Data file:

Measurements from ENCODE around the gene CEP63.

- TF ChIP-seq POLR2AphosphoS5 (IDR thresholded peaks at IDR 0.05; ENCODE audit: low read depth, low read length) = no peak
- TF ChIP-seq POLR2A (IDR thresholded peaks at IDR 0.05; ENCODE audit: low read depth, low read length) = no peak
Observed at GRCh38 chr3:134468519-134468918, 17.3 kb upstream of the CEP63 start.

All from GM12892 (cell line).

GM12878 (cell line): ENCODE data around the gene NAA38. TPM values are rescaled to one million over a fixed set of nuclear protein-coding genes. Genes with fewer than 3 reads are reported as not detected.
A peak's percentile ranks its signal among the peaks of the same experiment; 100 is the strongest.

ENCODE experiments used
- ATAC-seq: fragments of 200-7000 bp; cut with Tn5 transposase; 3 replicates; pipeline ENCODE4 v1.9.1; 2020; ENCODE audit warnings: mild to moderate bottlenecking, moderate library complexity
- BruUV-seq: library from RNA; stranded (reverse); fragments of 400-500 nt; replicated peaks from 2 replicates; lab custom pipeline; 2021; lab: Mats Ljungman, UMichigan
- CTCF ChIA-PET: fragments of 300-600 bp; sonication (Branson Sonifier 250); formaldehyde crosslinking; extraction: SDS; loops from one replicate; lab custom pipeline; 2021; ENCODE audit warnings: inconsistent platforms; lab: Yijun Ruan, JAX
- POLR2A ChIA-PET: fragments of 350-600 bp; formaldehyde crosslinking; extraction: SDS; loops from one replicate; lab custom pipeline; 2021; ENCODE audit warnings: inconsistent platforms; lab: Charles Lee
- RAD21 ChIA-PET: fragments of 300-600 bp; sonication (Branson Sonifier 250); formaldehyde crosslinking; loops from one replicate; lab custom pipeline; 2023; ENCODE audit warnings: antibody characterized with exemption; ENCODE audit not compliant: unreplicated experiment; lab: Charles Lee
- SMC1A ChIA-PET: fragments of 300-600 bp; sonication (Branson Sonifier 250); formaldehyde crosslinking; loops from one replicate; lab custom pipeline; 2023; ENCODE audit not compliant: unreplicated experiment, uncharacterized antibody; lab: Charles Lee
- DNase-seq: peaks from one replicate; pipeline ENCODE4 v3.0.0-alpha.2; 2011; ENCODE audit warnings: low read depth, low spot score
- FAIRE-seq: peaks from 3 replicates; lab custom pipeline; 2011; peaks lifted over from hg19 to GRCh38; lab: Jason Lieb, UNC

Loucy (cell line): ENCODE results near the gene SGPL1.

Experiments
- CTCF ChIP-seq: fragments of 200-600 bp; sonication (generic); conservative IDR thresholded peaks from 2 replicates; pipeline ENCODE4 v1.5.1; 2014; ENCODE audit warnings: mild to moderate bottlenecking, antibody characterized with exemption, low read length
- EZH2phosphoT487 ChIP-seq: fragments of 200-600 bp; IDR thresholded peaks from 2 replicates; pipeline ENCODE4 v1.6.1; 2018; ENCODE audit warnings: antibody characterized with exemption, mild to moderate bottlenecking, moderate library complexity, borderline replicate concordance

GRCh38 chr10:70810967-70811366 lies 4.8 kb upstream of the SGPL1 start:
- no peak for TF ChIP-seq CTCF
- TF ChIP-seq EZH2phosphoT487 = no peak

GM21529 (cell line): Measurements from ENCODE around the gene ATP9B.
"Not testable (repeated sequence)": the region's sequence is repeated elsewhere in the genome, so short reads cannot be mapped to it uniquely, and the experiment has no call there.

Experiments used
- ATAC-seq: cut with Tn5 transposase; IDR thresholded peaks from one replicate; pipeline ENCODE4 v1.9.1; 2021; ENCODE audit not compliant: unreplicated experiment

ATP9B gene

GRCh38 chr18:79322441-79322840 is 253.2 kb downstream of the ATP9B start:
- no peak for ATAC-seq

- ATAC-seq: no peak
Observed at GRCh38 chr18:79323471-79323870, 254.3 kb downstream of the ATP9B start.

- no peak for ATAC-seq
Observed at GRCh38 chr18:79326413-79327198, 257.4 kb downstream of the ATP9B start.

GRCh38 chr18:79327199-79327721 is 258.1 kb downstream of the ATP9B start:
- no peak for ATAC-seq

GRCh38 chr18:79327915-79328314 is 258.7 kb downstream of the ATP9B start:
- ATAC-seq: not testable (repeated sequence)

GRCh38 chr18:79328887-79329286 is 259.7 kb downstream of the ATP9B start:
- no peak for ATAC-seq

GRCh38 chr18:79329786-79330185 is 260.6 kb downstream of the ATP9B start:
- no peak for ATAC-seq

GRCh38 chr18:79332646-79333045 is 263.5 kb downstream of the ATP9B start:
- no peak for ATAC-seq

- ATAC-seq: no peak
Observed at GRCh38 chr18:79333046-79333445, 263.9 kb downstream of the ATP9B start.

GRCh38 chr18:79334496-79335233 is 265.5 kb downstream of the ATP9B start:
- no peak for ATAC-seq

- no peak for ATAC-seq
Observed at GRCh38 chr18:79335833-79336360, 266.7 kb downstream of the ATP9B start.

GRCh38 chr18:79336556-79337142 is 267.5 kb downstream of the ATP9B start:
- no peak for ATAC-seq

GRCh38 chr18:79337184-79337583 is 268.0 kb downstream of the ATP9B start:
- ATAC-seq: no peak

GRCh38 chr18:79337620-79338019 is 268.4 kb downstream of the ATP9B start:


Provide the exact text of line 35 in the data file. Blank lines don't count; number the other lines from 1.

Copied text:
GRCh38 chr18:79327199-79327721 is 258.1 kb downstream of the ATP9B start: